U.S. Stocks Rally to Highest Since 2007 Amid Fed Stimulus

U.S. Stocks Rally to Highest Level Since 2007 Amid Fed Stimulus
Apple Inc. rose 1.6 percent to a record after introducing a new version of the iPhone. Photographer: David Paul Morris/Bloomberg

U.S. stocks advanced for a second straight week, sending the Standard & Poor’s 500 Index to the highest level since 2007, as the Federal Reserve’s plan to buy mortgage securities fueled demand for riskier assets.

Commodity, financial and industrial shares had the biggest gains during the week among 10 groups in the S&P 500. U.S. Steel Corp. and Caterpillar Inc. climbed at least 5.7 percent. Bank of America Corp. increased 8.5 percent as a German court cleared the way for Europe’s bailout fund. Apple Inc. rose 1.6 percent to a record after introducing a new version of the iPhone.

The S&P 500 added 1.9 percent to 1,465.77, extending its two-week rally to 4.2 percent. The index is 6.8 percent away from its all-time high set in October 2007. The Dow Jones Industrial Average gained 286.73, or 2.2 percent, to 13,593.37.

“We’ve had a good period where everything that could go right did go right,” said Russ Koesterich, the San Francisco-based global chief investment strategist for the IShares unit of BlackRock Inc. His firm oversees $3.56 trillion. “The rally was a function of the fact that policy makers delivered, and probably even a bit more than expected.”

Equities rallied as the Fed said on Sept. 13 that it will expand its holdings of long-term securities with open-ended purchases of $40 billion of mortgage debt a month in a third round of quantitative easing as it seeks to boost growth and reduce unemployment. Stocks also climbed after Germany’s top constitutional court rejected efforts to block a permanent euro-area rescue fund.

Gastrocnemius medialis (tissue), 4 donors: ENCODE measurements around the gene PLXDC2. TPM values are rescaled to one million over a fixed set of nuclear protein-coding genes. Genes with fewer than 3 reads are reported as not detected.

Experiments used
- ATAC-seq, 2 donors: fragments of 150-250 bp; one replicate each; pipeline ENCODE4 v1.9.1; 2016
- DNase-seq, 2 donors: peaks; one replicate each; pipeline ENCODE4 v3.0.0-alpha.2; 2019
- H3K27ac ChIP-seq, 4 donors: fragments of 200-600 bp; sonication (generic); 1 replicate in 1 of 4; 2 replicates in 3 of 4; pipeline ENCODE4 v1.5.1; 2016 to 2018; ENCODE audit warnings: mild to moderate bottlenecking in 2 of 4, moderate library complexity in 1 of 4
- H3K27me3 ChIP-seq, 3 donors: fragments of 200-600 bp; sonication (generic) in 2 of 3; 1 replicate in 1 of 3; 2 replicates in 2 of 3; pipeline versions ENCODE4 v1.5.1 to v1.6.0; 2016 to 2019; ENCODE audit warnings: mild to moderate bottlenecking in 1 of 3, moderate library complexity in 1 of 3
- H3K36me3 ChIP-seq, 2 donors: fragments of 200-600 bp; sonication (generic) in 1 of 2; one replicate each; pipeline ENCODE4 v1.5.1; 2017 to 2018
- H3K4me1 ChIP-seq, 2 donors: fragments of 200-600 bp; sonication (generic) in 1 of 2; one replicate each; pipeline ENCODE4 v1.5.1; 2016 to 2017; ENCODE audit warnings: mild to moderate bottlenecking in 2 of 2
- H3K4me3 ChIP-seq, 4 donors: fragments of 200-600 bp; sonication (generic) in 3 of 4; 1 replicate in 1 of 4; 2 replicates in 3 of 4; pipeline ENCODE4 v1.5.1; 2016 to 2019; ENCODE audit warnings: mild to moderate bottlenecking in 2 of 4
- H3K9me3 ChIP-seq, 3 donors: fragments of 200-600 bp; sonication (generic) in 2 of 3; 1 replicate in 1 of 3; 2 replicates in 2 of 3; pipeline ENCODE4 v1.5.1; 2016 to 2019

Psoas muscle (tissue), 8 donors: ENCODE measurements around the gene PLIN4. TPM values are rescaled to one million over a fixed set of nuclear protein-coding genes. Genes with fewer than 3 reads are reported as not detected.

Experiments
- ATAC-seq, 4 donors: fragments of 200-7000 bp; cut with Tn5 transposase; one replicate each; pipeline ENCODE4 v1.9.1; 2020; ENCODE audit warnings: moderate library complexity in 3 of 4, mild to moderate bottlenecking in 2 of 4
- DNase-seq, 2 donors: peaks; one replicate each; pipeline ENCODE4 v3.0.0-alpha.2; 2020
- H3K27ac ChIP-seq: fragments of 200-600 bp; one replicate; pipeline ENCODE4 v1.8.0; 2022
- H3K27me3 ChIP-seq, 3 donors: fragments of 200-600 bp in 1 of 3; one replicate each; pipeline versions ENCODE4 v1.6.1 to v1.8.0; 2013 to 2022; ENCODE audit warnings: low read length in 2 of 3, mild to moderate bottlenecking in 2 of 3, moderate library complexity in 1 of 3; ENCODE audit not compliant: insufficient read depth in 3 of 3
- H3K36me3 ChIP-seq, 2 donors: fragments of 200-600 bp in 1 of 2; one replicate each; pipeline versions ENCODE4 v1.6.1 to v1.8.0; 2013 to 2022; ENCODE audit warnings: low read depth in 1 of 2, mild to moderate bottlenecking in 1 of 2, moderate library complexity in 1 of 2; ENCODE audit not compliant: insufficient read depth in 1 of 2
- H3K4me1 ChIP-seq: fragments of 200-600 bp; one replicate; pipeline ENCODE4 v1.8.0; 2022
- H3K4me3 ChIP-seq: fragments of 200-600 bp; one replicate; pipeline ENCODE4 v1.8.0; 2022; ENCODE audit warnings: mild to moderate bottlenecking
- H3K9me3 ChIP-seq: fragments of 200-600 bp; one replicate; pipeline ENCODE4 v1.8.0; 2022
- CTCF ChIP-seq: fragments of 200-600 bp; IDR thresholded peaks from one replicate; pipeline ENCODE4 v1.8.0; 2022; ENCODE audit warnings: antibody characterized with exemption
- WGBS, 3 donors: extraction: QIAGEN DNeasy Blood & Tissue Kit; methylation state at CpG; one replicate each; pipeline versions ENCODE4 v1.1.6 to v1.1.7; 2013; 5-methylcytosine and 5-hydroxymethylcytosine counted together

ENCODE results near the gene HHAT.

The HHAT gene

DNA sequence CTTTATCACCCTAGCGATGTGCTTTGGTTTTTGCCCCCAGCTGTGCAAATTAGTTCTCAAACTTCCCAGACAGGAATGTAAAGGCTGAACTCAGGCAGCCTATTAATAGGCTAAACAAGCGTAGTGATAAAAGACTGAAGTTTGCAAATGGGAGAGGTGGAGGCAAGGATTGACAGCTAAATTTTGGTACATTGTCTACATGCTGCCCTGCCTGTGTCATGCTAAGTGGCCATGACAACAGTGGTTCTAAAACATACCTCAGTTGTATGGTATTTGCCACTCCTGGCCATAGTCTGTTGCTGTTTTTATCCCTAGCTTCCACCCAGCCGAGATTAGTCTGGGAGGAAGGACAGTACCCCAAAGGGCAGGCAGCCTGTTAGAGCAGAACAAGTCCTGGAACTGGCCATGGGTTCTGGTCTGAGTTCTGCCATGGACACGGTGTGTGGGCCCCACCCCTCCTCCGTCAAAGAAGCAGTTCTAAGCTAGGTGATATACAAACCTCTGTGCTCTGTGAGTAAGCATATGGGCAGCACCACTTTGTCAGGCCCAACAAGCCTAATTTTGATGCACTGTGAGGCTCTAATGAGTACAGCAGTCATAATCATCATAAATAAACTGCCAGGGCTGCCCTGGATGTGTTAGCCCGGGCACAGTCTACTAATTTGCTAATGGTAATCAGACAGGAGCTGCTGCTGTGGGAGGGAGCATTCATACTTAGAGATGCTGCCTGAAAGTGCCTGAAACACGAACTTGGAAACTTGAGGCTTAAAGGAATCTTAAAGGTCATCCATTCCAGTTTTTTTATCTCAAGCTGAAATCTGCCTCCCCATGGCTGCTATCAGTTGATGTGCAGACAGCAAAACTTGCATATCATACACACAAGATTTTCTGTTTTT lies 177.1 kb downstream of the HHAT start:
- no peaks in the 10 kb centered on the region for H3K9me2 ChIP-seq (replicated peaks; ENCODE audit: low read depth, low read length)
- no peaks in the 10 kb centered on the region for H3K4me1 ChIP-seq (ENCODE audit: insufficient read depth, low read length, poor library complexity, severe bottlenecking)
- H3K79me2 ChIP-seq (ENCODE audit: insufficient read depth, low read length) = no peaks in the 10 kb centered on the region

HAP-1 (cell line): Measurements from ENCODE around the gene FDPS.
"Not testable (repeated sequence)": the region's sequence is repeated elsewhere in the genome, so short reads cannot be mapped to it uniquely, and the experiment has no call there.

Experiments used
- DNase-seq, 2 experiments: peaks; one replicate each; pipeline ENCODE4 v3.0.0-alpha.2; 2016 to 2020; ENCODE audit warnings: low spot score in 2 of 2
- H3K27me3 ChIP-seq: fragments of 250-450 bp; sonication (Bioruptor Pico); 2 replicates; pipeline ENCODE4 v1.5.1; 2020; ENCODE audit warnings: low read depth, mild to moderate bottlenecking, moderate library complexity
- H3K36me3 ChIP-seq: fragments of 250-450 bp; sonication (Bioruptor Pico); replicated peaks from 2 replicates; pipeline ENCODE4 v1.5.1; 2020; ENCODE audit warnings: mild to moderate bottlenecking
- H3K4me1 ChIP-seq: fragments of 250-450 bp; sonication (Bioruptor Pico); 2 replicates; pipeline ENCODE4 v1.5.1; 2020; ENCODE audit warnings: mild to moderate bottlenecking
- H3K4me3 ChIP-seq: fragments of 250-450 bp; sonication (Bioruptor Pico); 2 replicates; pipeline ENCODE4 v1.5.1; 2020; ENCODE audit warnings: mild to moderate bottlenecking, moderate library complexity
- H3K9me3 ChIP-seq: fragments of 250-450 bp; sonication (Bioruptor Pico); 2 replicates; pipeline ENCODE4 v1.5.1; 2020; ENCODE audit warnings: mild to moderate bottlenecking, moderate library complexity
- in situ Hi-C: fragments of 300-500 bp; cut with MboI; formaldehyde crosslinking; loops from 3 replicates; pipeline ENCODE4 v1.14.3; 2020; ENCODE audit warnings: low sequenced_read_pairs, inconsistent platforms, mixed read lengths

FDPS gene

2012 Gain

Bets on global central bank action and better-than-estimated corporate profits have taken the S&P 500 up 17 percent this year. Financial and technology shares, which comprise the biggest groups in the benchmark measure, surged at least 23 percent in 2012 to lead the gains among 10 groups.

Bank of America became the third Wall Street firm to forecast U.S. stocks will hit a record next year, joining the ranks of optimists from Laszlo Birinyi to Tobias Levkovich in saying the bull market will last. The S&P 500 will climb to 1,600 by the end of next year amid record profit growth, Savita Subramanian, Bank of America’s head of U.S. equity strategy, wrote in a note.

Citigroup Inc.’s Levkovich and Brian Belski at Bank of Montreal, the other strategists with forecasts for 2013, say the S&P 500 will rise above its high of 1,565.15 set on Oct. 9, 2007. Birinyi, president of Birinyi Associates Inc., predicts more gains as bearish investors give up and start buying stocks.

“Sentiment and fundamentals are supportive,” Subramanian said in the research report. “We are optimistic on equities for the longer term.”

Most Dependent